When I first bought my raggedy, beat-up, old drift boat. I knew I’d be using it with the purpose of fishing, not watching it sit pretty on my trailer in storage. My first float on the water after only rowing a raft was awkward, lighter, and different. My RO skiff became my absolute best friend while attending the University of Montana.
For the most part, I grew up wade fishing for trout. Therefore I had zero experience when it came to fishing off of a drift boat. Fishing from a boat on a moving river brings many new challenges to learn and perfect. That was one of the most exciting features to buying this drift boat and floating new water in Montana. I had to put in a lot of hours floating to discover the water the fish sit in, rapids, direction, depth of water, and what side channels NOT to take.
The other challenge my college buddies and I faced was how to catch fish off this damn thing. We obtained many techniques as a team together over the past year. One method we found was successful for us quick was that we were addicted to fishing streamers from the drift boat, and excelled at it fast.
Now that you know how to fish streamers off a boat, let's talk about fishing from foot, as many of you may not own a boat. Trust me, you can catch plenty of fish and many big ones without a boat. Put some miles on those boots!
When streamer fishing on foot, it is important to keep your fly in the strike zone. In the majority of those situations, that means you need to fish less heavily and work your water slower. When rigging up your 6, 7, or 8 weight rod, rig up an all floating line with a longer leader and a weighted fly. This is my favorite way to streamer fish while wading. The reason is that most of the water that is accessible by foot, fishable by foot, and maintainable to retrieve a fly-in by foot is not going to be a 20 ft. plus hole. If it is, get a sink tip. Although I want to stress the importance of being able to keep your fly in the proper column. My great friend Christian Reid from Picabo Angler helped me understand the importance and contact you have when your fly line is only a leader away from your weighted fly. Regardless of the retrieve, you can control how deep or shallow you want your fly. Also, your strips will be in better contact, causing more movement and being more prepared upon a strike.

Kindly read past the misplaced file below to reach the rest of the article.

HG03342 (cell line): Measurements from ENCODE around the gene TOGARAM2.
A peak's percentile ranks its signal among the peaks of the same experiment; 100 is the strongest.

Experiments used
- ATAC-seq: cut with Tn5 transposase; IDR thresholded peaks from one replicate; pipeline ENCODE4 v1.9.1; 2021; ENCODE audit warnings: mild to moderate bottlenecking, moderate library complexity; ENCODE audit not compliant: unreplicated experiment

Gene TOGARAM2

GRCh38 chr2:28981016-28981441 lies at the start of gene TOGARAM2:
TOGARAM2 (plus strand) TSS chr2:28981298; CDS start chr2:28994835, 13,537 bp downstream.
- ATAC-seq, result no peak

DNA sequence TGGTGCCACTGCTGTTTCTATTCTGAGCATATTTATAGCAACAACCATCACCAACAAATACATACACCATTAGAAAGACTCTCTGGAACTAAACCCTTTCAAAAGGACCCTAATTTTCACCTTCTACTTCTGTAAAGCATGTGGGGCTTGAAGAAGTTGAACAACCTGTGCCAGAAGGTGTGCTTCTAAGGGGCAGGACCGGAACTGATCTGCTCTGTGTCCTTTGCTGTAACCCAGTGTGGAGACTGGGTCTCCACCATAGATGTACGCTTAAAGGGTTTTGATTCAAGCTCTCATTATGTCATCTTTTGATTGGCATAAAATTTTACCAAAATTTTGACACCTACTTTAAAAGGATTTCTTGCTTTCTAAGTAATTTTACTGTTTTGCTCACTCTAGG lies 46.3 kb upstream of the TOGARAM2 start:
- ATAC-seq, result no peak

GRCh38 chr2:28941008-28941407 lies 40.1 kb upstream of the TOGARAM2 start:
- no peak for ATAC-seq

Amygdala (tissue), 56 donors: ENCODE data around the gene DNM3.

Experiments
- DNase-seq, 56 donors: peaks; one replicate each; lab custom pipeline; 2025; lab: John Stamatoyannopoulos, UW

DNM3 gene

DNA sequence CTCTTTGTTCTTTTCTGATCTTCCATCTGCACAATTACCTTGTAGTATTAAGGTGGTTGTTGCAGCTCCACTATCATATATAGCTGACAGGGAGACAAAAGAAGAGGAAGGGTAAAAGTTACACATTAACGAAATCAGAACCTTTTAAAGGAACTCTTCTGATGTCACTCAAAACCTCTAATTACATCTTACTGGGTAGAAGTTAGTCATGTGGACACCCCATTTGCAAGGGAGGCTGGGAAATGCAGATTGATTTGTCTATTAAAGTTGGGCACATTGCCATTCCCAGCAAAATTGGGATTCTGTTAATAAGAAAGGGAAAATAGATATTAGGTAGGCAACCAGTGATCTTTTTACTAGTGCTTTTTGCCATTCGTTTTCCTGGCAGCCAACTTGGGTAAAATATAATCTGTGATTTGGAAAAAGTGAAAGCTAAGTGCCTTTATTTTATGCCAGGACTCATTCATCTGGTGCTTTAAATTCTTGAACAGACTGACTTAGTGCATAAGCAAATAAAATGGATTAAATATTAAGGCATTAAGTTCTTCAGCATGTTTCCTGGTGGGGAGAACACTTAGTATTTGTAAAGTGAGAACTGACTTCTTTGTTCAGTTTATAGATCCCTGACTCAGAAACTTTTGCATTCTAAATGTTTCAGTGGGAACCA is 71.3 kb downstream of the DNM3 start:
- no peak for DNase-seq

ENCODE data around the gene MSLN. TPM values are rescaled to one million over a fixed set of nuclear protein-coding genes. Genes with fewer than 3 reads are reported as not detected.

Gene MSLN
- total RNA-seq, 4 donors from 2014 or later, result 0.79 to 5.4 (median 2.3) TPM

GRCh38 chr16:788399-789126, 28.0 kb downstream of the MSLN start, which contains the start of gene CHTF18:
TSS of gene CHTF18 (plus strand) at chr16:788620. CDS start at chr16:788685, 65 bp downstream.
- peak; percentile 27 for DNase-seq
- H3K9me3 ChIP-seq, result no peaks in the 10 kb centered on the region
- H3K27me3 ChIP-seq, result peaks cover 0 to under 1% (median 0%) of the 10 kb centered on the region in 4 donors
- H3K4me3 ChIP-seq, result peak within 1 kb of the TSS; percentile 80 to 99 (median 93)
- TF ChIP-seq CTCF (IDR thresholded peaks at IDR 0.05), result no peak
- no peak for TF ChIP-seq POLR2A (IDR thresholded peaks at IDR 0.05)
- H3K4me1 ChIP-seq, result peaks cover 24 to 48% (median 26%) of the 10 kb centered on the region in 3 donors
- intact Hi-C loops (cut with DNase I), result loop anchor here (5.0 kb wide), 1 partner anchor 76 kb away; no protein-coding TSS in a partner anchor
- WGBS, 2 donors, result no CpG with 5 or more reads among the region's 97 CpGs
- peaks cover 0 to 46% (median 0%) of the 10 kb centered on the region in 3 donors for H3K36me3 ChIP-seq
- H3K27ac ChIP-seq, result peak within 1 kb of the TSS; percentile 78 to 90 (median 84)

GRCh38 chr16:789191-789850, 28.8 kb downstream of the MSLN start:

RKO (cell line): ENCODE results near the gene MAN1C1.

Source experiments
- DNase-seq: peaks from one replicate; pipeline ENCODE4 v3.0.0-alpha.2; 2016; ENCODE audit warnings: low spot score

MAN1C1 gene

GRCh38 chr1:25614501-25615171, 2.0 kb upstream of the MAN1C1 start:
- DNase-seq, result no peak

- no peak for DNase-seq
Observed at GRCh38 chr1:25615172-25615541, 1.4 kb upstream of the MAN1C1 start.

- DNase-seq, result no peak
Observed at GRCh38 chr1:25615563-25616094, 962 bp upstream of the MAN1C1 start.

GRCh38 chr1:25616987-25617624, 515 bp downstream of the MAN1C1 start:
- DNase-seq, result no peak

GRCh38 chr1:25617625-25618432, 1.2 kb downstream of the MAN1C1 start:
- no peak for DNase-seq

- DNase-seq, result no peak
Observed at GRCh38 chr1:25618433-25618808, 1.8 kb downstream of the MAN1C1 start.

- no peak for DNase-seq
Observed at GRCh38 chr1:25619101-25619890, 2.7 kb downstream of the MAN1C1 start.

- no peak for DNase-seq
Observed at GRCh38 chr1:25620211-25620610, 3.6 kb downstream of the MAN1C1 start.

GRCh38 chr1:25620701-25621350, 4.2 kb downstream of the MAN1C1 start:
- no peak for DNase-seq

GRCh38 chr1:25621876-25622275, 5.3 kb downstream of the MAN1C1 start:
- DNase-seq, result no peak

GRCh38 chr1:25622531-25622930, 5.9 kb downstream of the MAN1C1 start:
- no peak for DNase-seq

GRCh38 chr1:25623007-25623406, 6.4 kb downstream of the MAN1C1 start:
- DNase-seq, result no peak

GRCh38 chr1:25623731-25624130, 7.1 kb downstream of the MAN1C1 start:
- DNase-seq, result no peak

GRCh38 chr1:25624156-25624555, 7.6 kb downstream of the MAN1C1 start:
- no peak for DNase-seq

Some other tips when wading: Fish the swing, and retrieve that fly ALL the way back to you. Seriously, fish love to follow your bug until they know it's their last chance to grab it. Next, Work slowly. Work water, don’t cover water. Unless you’re fishing for a reaction strike, you should really consider swinging and stepping, like a steelhead. On tough days, you may have to convince an eat as opposed to reaction strikes only. If you have a huge fly onlooking for that ONE bite, cover water, work faster. Cover water, AND work water in this case. Lastly, dissect the structure. I prefer to cast to structure and bring my fly away from it. It is worth it losing these flies because that one lucky cast near a fish’s zone, will bring it to follow you out. Work structure; basalt rocks, sticks, drop-offs, anything. Fish in front of and behind the pocket water boulders.
When floating, I almost always fish a sinking line. The only scenario would be if I was in a tailwater stream that was the much shallower the majority of the time. The most fun rivers in my opinion to float with streamers are narrow, wooded, rocky, deep, strucutre-filled rivers where a sink tip is needed. Tip number one, get down fast. When that cast is made towards that money, deep undercut bank, you want your streamer to get down near that tight-held trout before you begin stripping it. The majority of the time, one would cast off the boat right into the strike zone, why pull it away so quick? Your first few strips should be slower, then speed it up as you get closer to the boat. Second, keep your rod tip down, you want no slack in your line from the end of the rod tip down to the water, my rod tip is touching the surface below me as I strip. Third, only move your stripping hand, keep the rod in place so you are ready to strip set.
The last thing I learned for when you streamer fish off of a boat is positioning. When the boat moves fast, you need to cast lower, or further downstream, or ahead of the boat at a 45 to allow your fly time to sink and be retrieved once the boat catches up and is parallel to your fly line. When the boat is being back rower or is moving slower than the river, cast higher. To allow the river to bring your fly line and streamer parallel with your boat downstream. This scenario calls for much more stripping to keep tight. I heard of this reference as a “fag drag” Your streamer coming downstream will be a lot deeper than coming up, explaining the ‘drag.’ Finally, when your boat is anchored, swing it. When a fish hits, give the rod slightly so that fish has a smidge of slack to take in the fly, then get tight and put that rod to the side!
Photography & Written by Joe Evans
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